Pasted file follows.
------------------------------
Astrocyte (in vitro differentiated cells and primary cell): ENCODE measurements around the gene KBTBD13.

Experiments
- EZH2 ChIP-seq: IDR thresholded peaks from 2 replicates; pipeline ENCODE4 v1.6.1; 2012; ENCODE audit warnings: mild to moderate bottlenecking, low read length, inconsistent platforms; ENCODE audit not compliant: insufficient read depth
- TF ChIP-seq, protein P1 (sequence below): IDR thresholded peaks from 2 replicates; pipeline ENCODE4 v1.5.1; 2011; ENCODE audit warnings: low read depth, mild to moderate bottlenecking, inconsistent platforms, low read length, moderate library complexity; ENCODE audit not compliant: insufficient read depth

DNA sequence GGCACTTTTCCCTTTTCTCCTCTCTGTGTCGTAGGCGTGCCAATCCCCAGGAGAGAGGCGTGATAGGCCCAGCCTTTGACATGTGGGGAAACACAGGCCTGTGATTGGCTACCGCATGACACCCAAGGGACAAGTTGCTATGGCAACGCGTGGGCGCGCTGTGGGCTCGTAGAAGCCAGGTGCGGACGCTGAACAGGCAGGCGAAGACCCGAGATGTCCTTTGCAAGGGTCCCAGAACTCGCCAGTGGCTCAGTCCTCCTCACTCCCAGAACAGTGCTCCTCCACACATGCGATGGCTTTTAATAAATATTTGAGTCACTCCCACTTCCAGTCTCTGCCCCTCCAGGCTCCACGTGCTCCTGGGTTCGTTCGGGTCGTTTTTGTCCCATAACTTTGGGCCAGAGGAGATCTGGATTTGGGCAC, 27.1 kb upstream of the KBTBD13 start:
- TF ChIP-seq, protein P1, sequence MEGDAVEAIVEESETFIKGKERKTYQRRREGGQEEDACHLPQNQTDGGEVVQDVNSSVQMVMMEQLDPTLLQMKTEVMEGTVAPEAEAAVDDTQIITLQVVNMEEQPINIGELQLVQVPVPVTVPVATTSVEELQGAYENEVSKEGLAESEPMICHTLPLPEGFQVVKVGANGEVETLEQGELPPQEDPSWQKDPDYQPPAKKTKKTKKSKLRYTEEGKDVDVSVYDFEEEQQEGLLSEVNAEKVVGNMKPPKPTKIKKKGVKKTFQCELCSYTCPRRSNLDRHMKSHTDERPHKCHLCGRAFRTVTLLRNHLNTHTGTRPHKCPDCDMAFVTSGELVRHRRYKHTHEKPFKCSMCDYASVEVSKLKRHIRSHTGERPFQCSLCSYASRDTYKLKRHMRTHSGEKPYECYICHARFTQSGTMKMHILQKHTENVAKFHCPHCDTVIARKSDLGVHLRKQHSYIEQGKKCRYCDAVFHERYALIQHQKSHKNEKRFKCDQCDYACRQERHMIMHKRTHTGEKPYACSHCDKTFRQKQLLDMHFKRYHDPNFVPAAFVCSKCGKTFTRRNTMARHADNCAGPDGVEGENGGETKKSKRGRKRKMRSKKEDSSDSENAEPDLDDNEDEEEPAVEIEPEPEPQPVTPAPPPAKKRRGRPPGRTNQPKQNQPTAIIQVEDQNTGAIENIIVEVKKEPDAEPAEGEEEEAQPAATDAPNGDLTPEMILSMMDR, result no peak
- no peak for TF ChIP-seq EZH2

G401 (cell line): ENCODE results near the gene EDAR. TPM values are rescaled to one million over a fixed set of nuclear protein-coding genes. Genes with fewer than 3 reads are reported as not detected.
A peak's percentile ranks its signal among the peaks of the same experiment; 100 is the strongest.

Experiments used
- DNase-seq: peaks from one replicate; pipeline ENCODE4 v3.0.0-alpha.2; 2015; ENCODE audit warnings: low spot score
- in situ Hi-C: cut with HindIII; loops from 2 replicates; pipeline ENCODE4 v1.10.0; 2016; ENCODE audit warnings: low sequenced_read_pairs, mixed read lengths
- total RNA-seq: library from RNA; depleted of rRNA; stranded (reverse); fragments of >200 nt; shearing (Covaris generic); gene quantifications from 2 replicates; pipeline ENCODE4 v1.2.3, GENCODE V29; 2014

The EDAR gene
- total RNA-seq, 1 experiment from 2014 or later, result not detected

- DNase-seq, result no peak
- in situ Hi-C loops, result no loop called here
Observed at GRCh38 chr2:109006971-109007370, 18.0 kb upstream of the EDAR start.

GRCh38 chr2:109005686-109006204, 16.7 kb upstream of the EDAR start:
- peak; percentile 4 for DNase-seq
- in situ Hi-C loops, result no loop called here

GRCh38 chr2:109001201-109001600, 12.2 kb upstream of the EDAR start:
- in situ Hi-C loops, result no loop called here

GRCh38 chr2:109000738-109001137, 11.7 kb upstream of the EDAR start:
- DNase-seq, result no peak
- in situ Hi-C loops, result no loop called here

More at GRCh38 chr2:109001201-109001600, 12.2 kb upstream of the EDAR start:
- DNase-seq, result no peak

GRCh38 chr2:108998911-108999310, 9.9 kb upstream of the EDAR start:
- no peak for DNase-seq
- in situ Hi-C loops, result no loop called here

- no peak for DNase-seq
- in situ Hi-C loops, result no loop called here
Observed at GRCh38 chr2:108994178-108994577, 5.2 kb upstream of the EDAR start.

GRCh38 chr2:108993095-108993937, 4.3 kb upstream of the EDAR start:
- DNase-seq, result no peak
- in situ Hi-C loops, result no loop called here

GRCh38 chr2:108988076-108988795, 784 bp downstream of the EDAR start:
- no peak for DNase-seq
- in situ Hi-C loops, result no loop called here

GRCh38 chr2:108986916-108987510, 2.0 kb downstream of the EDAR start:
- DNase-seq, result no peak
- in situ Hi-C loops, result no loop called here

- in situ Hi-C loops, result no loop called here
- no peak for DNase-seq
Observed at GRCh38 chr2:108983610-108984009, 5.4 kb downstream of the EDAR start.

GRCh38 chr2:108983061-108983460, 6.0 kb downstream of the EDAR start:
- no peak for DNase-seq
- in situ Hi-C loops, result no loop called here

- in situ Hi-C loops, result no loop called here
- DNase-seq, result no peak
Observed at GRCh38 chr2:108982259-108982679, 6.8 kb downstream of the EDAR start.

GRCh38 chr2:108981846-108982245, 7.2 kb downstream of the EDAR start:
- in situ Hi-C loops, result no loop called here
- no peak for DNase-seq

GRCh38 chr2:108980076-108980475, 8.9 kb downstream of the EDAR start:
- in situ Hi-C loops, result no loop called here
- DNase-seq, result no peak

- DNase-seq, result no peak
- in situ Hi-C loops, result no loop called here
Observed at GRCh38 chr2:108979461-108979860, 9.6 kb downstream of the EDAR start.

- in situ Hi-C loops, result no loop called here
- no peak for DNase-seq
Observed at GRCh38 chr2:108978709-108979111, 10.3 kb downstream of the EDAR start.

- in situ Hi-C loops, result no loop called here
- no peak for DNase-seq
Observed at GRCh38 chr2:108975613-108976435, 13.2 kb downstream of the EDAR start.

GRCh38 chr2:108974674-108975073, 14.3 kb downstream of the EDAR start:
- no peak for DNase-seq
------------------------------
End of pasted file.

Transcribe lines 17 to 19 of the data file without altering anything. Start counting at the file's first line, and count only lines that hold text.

- in situ Hi-C loops, result no loop called here
Observed at GRCh38 chr2:109006971-109007370, 18.0 kb upstream of the EDAR start.

GRCh38 chr2:109005686-109006204, 16.7 kb upstream of the EDAR start: